14" 10 miles north/northwest of Badger, MN (Roseau County)
8" Middle River (Marshall County)
7" Roseau, Minnesota
4" Thief River Falls, Minnesota
3.5" Grand Forks, North Dakota
* Grand Forks photo above courtesy of Jeff Murphy. Source of snowfall totals here.
"...these snowfall amounts appear to be record amounts for this early in the season for many areas. The previous record snowfall for October 4 or earlier at the NWS in Grand Forks was 2" on October 2, 1950. The NWS at Grand Forks reported 3.5" of snow with this storm on October 4, 2012. While records from around the area indicate that the October 2, 1950 storm produced about 2-5" around the region with localized heavier amounts, with Leeds, ND receiving 7" on October 2, 1950, and Hallock 4.5"." Source: Grand Forks NWS.
* Photo above: Jeff Murphy.
"Uh oh. This early blast portends a tough winter. An I-can't-feel-my-fingers, Call-Out-The-National-Guard! ordeal, one notch above a summer internship in Antarctica." I'm hearing a lot of this. Let me put on my therapist hat and assure you that it's human nature to make knee-jerk forecasts based on what you see outside your window. Resist the urge.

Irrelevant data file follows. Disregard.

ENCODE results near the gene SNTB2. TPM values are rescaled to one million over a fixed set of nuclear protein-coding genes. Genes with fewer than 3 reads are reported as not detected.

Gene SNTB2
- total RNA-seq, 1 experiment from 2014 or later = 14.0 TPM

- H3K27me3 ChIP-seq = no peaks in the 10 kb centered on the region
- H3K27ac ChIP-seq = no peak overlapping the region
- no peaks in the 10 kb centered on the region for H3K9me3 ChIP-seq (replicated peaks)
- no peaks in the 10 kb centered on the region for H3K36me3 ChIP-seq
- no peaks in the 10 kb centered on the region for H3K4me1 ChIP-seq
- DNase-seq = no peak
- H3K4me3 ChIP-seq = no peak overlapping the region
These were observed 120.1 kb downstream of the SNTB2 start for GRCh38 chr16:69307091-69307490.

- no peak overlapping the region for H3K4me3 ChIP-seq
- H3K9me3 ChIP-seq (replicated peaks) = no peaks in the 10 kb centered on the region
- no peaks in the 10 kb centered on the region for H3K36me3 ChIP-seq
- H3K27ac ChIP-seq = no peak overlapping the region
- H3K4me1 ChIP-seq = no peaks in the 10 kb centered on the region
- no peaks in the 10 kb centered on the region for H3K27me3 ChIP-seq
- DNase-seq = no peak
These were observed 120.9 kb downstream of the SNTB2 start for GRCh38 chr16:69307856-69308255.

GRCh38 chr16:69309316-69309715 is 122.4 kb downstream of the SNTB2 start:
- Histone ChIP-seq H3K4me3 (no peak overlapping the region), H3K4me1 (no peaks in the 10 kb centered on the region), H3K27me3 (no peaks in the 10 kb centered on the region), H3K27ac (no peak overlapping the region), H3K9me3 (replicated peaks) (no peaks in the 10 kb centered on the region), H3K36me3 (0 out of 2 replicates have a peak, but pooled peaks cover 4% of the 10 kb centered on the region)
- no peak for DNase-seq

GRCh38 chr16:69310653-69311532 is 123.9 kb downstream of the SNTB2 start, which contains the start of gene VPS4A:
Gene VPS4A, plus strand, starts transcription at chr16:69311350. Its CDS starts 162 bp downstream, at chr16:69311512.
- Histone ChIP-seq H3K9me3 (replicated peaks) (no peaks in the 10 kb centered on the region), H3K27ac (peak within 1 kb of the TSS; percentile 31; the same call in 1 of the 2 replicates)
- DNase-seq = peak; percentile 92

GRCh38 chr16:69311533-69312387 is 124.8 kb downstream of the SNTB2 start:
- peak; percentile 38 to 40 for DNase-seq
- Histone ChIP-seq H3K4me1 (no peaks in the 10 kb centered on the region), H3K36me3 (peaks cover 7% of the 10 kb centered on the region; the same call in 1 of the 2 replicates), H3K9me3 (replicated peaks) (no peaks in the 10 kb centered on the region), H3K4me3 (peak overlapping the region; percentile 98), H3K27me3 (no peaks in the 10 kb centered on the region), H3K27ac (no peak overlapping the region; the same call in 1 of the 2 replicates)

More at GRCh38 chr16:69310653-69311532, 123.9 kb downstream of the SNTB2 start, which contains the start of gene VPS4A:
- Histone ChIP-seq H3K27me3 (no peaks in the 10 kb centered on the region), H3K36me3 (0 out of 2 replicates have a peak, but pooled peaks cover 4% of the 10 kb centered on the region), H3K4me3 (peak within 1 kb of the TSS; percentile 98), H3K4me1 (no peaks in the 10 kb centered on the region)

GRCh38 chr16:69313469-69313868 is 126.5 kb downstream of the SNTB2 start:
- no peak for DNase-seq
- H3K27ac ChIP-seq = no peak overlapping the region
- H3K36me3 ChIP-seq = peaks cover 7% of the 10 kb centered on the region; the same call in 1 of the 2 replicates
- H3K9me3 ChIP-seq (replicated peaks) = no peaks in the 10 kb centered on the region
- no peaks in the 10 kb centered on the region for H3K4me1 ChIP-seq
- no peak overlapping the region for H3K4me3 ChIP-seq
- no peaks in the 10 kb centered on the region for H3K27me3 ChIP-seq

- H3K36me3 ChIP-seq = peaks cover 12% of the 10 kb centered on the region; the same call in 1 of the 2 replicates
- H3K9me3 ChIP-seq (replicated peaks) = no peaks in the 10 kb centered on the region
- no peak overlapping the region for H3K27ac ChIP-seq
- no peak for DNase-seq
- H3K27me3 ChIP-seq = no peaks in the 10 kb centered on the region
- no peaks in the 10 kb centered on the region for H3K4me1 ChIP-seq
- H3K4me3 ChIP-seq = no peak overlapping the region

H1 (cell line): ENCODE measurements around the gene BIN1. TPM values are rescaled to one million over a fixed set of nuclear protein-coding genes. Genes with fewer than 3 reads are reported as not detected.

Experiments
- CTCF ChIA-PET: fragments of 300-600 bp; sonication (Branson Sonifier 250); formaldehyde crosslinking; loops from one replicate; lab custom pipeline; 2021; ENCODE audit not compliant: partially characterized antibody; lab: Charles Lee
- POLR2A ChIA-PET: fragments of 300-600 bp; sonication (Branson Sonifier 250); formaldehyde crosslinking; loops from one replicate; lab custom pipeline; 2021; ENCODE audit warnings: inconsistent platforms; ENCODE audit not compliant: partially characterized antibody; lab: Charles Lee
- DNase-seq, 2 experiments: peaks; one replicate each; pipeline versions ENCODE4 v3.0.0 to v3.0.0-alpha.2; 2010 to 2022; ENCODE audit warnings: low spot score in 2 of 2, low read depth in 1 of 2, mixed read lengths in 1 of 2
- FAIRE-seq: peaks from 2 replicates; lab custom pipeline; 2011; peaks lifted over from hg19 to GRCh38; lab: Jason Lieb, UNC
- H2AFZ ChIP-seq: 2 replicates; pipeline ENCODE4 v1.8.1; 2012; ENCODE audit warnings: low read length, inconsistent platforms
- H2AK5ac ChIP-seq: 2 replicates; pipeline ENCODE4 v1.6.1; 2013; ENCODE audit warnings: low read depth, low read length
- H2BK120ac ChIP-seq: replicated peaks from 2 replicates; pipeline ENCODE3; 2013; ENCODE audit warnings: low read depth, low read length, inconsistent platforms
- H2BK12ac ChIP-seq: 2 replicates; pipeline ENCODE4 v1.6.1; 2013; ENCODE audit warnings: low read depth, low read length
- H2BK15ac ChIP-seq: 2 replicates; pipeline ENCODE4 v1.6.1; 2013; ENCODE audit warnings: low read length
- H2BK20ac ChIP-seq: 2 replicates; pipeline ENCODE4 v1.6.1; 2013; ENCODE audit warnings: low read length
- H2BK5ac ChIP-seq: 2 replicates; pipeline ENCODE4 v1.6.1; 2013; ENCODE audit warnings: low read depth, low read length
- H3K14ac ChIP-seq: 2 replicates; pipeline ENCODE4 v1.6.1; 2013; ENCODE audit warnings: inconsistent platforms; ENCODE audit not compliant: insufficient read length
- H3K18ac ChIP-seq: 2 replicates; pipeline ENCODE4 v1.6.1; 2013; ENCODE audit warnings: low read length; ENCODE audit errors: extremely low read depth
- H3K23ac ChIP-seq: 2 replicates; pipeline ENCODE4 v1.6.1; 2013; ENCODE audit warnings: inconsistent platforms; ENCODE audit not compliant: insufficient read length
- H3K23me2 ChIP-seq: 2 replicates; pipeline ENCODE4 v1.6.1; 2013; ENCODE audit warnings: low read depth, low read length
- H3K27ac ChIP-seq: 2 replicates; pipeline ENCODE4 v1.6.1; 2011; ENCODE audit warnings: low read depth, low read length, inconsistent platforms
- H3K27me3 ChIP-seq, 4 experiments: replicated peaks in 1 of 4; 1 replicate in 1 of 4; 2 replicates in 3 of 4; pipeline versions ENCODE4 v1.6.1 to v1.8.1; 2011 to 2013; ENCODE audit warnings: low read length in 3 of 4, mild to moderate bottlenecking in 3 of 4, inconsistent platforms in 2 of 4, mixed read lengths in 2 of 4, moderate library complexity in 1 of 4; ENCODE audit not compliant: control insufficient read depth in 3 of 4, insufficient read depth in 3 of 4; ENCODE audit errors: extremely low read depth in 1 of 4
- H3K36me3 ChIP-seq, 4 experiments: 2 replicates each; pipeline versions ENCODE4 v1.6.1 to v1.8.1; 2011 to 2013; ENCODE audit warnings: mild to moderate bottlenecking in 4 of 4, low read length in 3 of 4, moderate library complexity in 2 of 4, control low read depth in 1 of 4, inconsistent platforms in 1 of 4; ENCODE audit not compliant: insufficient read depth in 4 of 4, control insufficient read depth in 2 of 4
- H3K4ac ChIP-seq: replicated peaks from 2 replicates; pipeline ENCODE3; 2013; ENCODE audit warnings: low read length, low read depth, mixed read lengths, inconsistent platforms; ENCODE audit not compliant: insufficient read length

45 percent of Minnesota is stuck in severe drought (including the north metro). 3 months ago there was no severe drought reported, statewide.
The first rule of weather: don't buck the trends. Our dry spell will probably linger into December, taking the edge off rain and snow amounts. Late winter? I'd bet my snowmobile we'll still see more snow than last winter.
It'll probably be colder than last winter, based on NOAA guidance. Why? The odds of a full-blown El Nino have dropped from 70 to 55 percent.
Winds gust to 30 mph today. A few stray flakes may delight Twin Cities residents Saturday, followed by the first hard freeze Sunday morning. No heat exhaustion for this year's (chilly) Medtronic Twin Cities Marathon.
A few 60s return next week.
My advice: keep your winter expectations low. That way you'll never be disappointed.
Photo credit above: "An El Niño-powered storm pounds the pilings of ocean front homes on Pacific Coast Highway in 1997 in Malibu, Calif."
Photo credit above: "Drought-damaged corn plants stand in a field during harvest in Le Roy, Ill." (Daniel Acker / Bloomberg / September 11, 2012)